Mr. Frederickson: Go on, get away! Shoo! Go annoy someone else for awhile!
Dug: Hey, are you okay over there?
Mr. Frederickson: Uhh...
Mr. Frederickson: Hello?
Mr. Frederickson: Oh!
Mr. Frederickson: Hello, sir! Thank goodness! It's nice to know...
Mr. Frederickson: ...someone else is up here!
Dug: I can smell you!
Mr. Frederickson: What?! You can...smell...us?
Dug: I can smell you...
Mr. Frederickson: Hey...
Russell:(chuckles) You were talking to a rock! Hey! That one...
Russell: ...looks like a turtle!
Russell: Look at that one! That one looks like a dog!
Russell: Errr---augh. It IS a dog!
Mr. Frederickson: What?
Russell: We're not allowed to have dogs in my apartment!
Russell: Hey! I LIKE dogs.
Mr. Frederickson (calling to the voice in the distance): WE HAVE YOUR DOG!!
Mr. Frederickson: I wonder who he belongs to?
Russell: Sit, boy!
Russell: Hey, look! He's trained! Shake!
Russell: Uh-huh? Speak!
Dug: Hi there!
Mr. Frederickson and Russell react in shock
Mr. Frederickson: Did that dog just say "Hi there?"
Dug: Oh, yes!
Mr. Frederickson: RRah!!
Dug: My name is Dug. I have just met you...
Dug: And I love you!
Dug: My Master made me this collar. He is a good and smart Master, and he made me this collar, so that I may talk...
Mr. Frederickson: It's not possible.
Dug: Oh, it is...
Dug: ...because my Master is smart!
Russell: Ooooh! Cool! What do these do, boy?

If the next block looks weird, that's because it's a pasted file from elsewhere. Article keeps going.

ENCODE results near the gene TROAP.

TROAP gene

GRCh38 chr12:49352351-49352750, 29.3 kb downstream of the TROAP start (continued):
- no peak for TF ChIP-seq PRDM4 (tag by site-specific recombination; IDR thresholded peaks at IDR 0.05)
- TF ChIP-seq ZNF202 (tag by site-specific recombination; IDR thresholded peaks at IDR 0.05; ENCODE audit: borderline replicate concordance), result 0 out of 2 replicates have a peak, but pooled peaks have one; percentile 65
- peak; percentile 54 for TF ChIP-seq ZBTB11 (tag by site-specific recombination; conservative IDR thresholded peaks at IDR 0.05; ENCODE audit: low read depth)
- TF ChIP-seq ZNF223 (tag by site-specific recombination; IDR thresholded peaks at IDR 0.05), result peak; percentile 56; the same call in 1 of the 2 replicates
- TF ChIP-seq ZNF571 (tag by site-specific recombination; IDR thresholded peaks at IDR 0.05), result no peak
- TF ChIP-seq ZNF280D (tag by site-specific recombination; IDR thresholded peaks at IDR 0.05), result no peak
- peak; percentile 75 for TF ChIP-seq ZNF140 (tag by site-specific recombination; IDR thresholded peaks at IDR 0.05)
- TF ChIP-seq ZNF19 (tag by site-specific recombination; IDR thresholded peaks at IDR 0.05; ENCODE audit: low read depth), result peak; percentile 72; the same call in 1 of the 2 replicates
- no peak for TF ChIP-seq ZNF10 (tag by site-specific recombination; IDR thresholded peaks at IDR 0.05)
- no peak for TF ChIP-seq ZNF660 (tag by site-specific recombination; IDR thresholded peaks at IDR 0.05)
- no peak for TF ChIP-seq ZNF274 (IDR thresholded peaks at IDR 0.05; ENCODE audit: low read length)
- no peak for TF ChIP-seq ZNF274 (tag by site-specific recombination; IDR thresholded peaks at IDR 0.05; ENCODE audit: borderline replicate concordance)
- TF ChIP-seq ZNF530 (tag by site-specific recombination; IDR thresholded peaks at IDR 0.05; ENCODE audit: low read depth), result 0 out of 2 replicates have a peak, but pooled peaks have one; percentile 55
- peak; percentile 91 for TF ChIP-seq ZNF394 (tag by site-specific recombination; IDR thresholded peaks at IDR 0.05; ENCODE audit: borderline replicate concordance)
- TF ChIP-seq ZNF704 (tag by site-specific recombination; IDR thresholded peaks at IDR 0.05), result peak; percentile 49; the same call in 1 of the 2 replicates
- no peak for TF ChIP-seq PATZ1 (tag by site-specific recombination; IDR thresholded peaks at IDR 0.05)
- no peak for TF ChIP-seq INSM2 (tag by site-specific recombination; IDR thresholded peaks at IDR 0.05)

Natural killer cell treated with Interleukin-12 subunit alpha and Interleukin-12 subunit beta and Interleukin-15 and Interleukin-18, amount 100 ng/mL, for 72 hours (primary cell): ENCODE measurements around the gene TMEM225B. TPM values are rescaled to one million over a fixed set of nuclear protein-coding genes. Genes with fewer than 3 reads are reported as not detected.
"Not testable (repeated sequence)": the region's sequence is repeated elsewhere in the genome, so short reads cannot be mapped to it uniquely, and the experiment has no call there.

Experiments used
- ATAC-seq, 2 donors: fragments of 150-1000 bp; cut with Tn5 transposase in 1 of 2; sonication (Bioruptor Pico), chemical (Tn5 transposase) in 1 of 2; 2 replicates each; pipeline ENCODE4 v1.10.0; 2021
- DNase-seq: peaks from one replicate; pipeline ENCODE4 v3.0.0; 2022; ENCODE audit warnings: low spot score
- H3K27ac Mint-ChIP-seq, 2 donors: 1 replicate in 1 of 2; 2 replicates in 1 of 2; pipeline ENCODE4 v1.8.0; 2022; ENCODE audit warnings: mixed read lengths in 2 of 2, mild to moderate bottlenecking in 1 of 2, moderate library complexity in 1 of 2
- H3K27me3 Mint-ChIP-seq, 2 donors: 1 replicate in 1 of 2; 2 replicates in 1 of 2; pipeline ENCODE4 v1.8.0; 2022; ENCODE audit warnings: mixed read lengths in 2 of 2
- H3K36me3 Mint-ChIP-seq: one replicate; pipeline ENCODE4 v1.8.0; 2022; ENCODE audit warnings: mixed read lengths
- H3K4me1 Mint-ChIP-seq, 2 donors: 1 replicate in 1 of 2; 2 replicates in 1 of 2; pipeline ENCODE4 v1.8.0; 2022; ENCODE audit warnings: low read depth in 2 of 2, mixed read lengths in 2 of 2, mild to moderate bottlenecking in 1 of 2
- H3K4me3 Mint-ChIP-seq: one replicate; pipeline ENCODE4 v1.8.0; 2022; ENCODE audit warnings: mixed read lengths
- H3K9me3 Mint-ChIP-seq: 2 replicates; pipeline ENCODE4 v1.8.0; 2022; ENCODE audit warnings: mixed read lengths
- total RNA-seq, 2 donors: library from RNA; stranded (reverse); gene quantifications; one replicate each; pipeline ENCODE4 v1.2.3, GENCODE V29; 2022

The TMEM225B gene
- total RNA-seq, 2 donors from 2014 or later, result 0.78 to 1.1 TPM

Dug: Hey! Would you...(dial click)quero contigo...(dial click) Ah use that collar...(dial click)konishiwa hanishwa...(dial click)to talk. I would be happy if you stopped.
Mr. Frederickson: Russell!
Mr. Frederickson: Don't touch that. It could be...radioactive or something!
Dug: I am a great tracker. My pack sent me on a special mission! All by myself!
Dug: Have you seen a bird?
Dug: I want to find one! And I'm on the scent.
Dug: I'm a great tracker! Did I mention that?
Kevin runs at Dug and carries him away with a Whump!
Dug: Hey, that is the bird.
Dug: I have never seen one...
Dug: up close...but...
Dug: ...this is the bird!
Dug: May I take your bird back to camp as my prisoner?
Mr. Frederickson: Yes! Yes! Take it! And on the way, learn how to bark like a REAL dog!
Dug: I can bark. Woof! Woof!
Dug: And here's howling: Arooooooo!
Russell: But it's a TALKING DOG!
Mr. Frederickson: It's just a weird trick or something!
Dug: Please be my prisoner!
Dug: Oh, please! Oh please, be my prisoner!
* I would say that Up is my favorite Pixar film—I've never not enjoyed and admired one, and the story-crafters at that studio only seem to get better with time—but, that place is still held by Ratatouille, which, to me, made a quantum leap in computer-generated story-telling.
** Keeping this one manageable is why I didn't publish it on time last week. Apologies are due, but this one was worth the wait.
*** The wealth of which, and the examination of such, also delayed publication.